[0082] (6) Both current and prospective shareholders have open access to investing in an issuer's company through the auction process.

[0083] (7) Issuers have the option (not an obligation) of allocating up to 25% of the shares offered to either the large or small order book. This helps to ensure a broader distribution of shares.

[0084] Among the advantages to an institutional investor are the following:

[0085] (1) Institutional investors can watch an order book as it builds and track the demand at each price level, and can view the order book from four different perspectives: large orders (orders of 1,000 shares or more), small orders, the combined order book, or a split screen detailing large and small orders side by side.

[0086] (2) All bids are anonymous.

[0087] (3) The price bid and time at bid placement are the primary drivers of share allocation. Allocations are no longer driven by prior relationships or dictated by being a "good customer."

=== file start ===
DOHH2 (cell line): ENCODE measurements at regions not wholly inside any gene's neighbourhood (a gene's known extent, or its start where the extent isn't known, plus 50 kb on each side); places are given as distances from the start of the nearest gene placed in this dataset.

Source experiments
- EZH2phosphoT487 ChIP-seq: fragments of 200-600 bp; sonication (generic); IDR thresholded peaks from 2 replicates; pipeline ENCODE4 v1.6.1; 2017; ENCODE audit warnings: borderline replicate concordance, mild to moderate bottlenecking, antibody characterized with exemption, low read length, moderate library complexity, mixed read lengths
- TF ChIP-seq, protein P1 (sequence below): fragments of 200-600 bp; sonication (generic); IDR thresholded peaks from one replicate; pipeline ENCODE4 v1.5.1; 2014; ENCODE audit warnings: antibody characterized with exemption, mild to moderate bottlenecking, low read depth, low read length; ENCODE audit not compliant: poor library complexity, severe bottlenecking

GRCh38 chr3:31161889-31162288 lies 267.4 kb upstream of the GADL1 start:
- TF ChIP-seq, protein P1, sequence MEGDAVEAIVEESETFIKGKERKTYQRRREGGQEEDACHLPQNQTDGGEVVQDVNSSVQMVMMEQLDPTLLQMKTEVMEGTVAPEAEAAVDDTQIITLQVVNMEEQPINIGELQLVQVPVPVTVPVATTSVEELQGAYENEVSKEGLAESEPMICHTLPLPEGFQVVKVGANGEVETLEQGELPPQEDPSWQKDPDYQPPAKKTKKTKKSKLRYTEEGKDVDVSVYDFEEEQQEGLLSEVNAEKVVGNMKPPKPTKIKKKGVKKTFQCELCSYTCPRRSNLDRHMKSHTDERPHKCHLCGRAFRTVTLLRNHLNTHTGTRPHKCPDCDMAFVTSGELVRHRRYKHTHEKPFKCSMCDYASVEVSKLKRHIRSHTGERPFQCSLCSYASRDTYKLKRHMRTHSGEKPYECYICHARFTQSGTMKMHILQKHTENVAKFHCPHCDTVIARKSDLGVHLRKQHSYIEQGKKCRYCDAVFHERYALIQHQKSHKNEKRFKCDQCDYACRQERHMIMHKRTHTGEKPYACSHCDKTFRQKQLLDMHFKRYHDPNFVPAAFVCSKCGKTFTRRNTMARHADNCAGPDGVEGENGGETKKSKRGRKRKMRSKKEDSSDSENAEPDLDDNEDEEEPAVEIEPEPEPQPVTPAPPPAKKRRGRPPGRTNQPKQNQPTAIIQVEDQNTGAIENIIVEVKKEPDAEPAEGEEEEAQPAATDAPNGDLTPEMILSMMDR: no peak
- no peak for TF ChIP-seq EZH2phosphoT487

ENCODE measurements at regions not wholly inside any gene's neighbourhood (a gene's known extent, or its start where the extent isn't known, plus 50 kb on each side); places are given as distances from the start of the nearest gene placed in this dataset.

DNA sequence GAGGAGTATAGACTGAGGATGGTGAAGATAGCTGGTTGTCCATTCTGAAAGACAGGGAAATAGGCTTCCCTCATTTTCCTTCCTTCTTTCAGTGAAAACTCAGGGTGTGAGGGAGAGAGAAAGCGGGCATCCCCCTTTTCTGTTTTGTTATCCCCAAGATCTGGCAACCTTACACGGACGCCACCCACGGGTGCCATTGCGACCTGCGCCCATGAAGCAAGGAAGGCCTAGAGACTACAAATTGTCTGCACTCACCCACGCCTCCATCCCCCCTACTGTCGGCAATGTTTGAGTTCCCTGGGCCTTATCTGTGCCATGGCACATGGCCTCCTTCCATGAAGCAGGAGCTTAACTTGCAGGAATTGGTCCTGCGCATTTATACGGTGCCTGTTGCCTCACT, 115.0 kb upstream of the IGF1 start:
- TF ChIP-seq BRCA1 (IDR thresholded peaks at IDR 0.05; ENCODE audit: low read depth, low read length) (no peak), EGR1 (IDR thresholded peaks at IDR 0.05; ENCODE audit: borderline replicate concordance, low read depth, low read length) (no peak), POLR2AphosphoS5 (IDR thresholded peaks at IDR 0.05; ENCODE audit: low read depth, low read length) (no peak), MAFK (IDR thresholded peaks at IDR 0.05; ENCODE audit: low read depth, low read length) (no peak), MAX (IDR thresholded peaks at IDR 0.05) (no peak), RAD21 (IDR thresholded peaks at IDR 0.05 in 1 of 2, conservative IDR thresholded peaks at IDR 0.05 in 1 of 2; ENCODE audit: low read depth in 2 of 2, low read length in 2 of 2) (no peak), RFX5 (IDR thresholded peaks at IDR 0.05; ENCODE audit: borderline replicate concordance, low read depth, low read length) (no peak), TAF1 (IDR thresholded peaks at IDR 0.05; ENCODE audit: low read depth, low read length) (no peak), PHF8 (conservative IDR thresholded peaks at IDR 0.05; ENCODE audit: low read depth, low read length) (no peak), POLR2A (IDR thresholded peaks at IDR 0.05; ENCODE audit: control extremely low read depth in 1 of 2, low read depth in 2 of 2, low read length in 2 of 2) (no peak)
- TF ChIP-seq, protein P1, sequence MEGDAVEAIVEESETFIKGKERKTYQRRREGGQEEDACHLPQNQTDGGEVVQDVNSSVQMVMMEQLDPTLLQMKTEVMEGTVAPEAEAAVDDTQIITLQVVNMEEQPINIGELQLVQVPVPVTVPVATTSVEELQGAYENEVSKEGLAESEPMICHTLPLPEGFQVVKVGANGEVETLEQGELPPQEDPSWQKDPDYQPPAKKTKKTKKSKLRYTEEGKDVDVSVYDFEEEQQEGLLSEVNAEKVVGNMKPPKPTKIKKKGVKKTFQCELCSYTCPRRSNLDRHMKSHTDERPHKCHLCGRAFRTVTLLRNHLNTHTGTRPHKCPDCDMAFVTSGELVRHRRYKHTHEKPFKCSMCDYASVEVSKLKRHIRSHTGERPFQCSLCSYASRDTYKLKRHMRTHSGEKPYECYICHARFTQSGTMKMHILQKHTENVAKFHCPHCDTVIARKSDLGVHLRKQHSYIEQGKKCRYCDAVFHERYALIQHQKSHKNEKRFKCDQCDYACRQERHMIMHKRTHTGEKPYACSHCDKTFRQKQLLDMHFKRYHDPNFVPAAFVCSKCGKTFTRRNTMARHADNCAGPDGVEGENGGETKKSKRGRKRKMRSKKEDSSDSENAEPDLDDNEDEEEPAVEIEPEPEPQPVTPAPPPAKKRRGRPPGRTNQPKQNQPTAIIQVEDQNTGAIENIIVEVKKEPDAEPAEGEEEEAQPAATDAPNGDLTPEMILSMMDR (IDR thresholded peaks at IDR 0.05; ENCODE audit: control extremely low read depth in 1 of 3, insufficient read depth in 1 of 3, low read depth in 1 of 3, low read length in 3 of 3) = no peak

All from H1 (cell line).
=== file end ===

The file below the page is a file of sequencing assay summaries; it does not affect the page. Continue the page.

[0088] (4) Bookbuilding and price discovery are transferred to the issuer and the investors, and are no longer in the hands of the underwriters. Auction participants specify a price and quantity of shares that eventually determine the final price per share in the auction.

[0089] Among the benefits to an individual investor are:

[0090] (1) An individual investor can watch an order book as it builds and track the demand at each price level and can view the order book from four different perspectives: large orders (orders of 1,000 shares or more), small orders, the combined order book, or a split screen detailing large and small orders side by side.

[0091] (2) Price and timing--not the individual investor's asset base, not how much they trade, not prior relationships--are the primary drivers of a successful bid.

[0092] (3) The issuer can elect to reserve a percentage of the offering for small orders.

[0093] As will be apparent to those skilled in the art, numerous modifications may be made to the above described system and method that are within the spirit and scope of the invention and the appended claims.

* * * * *